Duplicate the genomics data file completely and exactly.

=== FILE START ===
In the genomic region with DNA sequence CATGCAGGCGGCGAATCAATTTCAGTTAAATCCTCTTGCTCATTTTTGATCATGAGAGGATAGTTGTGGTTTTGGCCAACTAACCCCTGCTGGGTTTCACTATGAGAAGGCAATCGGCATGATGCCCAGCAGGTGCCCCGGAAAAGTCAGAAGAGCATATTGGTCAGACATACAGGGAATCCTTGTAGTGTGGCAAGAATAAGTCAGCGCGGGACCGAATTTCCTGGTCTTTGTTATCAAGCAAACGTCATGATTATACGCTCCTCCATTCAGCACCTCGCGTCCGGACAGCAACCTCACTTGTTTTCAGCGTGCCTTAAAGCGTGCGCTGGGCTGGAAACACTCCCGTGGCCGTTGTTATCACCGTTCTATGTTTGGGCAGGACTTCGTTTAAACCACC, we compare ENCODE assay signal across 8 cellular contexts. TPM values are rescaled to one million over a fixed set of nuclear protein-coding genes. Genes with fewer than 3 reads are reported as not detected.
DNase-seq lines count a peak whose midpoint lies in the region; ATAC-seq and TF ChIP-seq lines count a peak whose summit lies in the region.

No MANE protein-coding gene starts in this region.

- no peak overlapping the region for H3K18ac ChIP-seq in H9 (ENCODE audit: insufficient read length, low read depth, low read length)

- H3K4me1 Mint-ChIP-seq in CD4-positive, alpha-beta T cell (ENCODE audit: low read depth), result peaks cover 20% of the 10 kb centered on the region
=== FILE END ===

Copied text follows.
In the genomic region with DNA sequence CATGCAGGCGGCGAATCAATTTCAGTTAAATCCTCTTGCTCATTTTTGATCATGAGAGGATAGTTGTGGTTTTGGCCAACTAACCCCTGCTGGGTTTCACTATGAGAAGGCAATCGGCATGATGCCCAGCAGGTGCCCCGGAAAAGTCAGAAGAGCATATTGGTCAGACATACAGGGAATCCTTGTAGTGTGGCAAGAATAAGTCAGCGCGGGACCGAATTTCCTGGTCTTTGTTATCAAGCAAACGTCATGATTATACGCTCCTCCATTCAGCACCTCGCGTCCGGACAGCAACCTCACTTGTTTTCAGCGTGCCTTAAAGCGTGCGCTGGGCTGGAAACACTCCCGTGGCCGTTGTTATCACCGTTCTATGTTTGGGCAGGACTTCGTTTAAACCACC, we compare ENCODE assay signal across 8 cellular contexts. TPM values are rescaled to one million over a fixed set of nuclear protein-coding genes. Genes with fewer than 3 reads are reported as not detected.
DNase-seq lines count a peak whose midpoint lies in the region; ATAC-seq and TF ChIP-seq lines count a peak whose summit lies in the region.

No MANE protein-coding gene starts in this region.

- no peak overlapping the region for H3K18ac ChIP-seq in H9 (ENCODE audit: insufficient read length, low read depth, low read length)

- H3K4me1 Mint-ChIP-seq in CD4-positive, alpha-beta T cell (ENCODE audit: low read depth), result peaks cover 20% of the 10 kb centered on the region